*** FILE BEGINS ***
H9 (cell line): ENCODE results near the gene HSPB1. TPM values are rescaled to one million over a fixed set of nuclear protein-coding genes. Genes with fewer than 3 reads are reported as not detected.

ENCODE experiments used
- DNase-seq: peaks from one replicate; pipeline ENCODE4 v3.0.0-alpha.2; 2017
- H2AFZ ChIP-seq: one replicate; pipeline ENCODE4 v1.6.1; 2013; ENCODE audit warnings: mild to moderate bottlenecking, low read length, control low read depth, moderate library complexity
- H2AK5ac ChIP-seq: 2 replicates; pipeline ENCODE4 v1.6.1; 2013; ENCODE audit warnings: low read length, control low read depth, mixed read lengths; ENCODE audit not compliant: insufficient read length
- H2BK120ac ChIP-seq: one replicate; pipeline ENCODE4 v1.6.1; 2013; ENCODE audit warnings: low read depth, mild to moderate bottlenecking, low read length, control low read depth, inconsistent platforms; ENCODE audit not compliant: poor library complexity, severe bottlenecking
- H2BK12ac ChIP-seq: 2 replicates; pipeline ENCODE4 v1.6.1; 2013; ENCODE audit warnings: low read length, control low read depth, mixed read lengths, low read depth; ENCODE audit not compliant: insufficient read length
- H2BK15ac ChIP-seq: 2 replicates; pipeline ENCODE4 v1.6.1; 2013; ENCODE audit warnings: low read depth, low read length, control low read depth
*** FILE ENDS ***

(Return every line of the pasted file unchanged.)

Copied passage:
H9 (cell line): ENCODE results near the gene HSPB1. TPM values are rescaled to one million over a fixed set of nuclear protein-coding genes. Genes with fewer than 3 reads are reported as not detected.

ENCODE experiments used
- DNase-seq: peaks from one replicate; pipeline ENCODE4 v3.0.0-alpha.2; 2017
- H2AFZ ChIP-seq: one replicate; pipeline ENCODE4 v1.6.1; 2013; ENCODE audit warnings: mild to moderate bottlenecking, low read length, control low read depth, moderate library complexity
- H2AK5ac ChIP-seq: 2 replicates; pipeline ENCODE4 v1.6.1; 2013; ENCODE audit warnings: low read length, control low read depth, mixed read lengths; ENCODE audit not compliant: insufficient read length
- H2BK120ac ChIP-seq: one replicate; pipeline ENCODE4 v1.6.1; 2013; ENCODE audit warnings: low read depth, mild to moderate bottlenecking, low read length, control low read depth, inconsistent platforms; ENCODE audit not compliant: poor library complexity, severe bottlenecking
- H2BK12ac ChIP-seq: 2 replicates; pipeline ENCODE4 v1.6.1; 2013; ENCODE audit warnings: low read length, control low read depth, mixed read lengths, low read depth; ENCODE audit not compliant: insufficient read length
- H2BK15ac ChIP-seq: 2 replicates; pipeline ENCODE4 v1.6.1; 2013; ENCODE audit warnings: low read depth, low read length, control low read depth